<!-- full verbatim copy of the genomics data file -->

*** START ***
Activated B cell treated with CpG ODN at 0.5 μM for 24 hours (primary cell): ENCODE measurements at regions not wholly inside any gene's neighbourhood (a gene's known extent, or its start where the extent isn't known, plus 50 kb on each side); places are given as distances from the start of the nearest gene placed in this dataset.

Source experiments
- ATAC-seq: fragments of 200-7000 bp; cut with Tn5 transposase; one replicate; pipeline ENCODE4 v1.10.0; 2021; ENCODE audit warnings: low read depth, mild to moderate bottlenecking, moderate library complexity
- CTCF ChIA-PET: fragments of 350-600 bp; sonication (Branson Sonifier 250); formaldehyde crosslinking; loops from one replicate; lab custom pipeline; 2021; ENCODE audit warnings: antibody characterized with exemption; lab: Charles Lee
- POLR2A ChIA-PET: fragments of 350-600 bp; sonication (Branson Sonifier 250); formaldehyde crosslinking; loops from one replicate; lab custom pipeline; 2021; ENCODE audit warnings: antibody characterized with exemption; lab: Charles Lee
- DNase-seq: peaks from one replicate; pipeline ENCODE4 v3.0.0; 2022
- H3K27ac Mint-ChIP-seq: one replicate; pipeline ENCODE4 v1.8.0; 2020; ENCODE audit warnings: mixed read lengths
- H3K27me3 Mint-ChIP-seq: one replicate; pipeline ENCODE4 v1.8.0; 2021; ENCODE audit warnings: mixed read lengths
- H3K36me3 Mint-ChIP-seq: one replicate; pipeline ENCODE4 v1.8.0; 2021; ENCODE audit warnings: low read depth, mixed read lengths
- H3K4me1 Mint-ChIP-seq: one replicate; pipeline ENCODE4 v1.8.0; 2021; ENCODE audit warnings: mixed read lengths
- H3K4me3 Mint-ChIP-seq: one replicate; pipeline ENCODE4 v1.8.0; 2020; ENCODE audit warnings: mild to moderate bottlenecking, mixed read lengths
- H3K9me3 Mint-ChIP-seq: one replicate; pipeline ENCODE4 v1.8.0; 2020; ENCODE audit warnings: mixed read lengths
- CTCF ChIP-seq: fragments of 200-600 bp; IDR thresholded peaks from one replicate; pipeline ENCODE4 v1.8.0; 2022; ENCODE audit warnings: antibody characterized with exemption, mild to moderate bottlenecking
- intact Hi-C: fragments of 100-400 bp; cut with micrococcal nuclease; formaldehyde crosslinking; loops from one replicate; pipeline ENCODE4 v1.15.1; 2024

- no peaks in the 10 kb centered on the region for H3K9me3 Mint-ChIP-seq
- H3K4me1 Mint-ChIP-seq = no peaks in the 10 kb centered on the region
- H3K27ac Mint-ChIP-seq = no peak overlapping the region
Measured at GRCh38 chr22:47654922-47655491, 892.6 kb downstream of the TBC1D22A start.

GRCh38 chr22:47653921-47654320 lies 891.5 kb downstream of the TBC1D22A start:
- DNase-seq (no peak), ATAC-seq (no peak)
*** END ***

Activated B cell treated with CpG ODN at 0.5 μM for 24 hours (primary cell): ENCODE measurements at regions not wholly inside any gene's neighbourhood (a gene's known extent, or its start where the extent isn't known, plus 50 kb on each side); places are given as distances from the start of the nearest gene placed in this dataset.

Source experiments
- ATAC-seq: fragments of 200-7000 bp; cut with Tn5 transposase; one replicate; pipeline ENCODE4 v1.10.0; 2021; ENCODE audit warnings: low read depth, mild to moderate bottlenecking, moderate library complexity
- CTCF ChIA-PET: fragments of 350-600 bp; sonication (Branson Sonifier 250); formaldehyde crosslinking; loops from one replicate; lab custom pipeline; 2021; ENCODE audit warnings: antibody characterized with exemption; lab: Charles Lee
- POLR2A ChIA-PET: fragments of 350-600 bp; sonication (Branson Sonifier 250); formaldehyde crosslinking; loops from one replicate; lab custom pipeline; 2021; ENCODE audit warnings: antibody characterized with exemption; lab: Charles Lee
- DNase-seq: peaks from one replicate; pipeline ENCODE4 v3.0.0; 2022
- H3K27ac Mint-ChIP-seq: one replicate; pipeline ENCODE4 v1.8.0; 2020; ENCODE audit warnings: mixed read lengths
- H3K27me3 Mint-ChIP-seq: one replicate; pipeline ENCODE4 v1.8.0; 2021; ENCODE audit warnings: mixed read lengths
- H3K36me3 Mint-ChIP-seq: one replicate; pipeline ENCODE4 v1.8.0; 2021; ENCODE audit warnings: low read depth, mixed read lengths
- H3K4me1 Mint-ChIP-seq: one replicate; pipeline ENCODE4 v1.8.0; 2021; ENCODE audit warnings: mixed read lengths
- H3K4me3 Mint-ChIP-seq: one replicate; pipeline ENCODE4 v1.8.0; 2020; ENCODE audit warnings: mild to moderate bottlenecking, mixed read lengths
- H3K9me3 Mint-ChIP-seq: one replicate; pipeline ENCODE4 v1.8.0; 2020; ENCODE audit warnings: mixed read lengths
- CTCF ChIP-seq: fragments of 200-600 bp; IDR thresholded peaks from one replicate; pipeline ENCODE4 v1.8.0; 2022; ENCODE audit warnings: antibody characterized with exemption, mild to moderate bottlenecking
- intact Hi-C: fragments of 100-400 bp; cut with micrococcal nuclease; formaldehyde crosslinking; loops from one replicate; pipeline ENCODE4 v1.15.1; 2024

- no peaks in the 10 kb centered on the region for H3K9me3 Mint-ChIP-seq
- H3K4me1 Mint-ChIP-seq = no peaks in the 10 kb centered on the region
- H3K27ac Mint-ChIP-seq = no peak overlapping the region
Measured at GRCh38 chr22:47654922-47655491, 892.6 kb downstream of the TBC1D22A start.

GRCh38 chr22:47653921-47654320 lies 891.5 kb downstream of the TBC1D22A start:
- DNase-seq (no peak), ATAC-seq (no peak)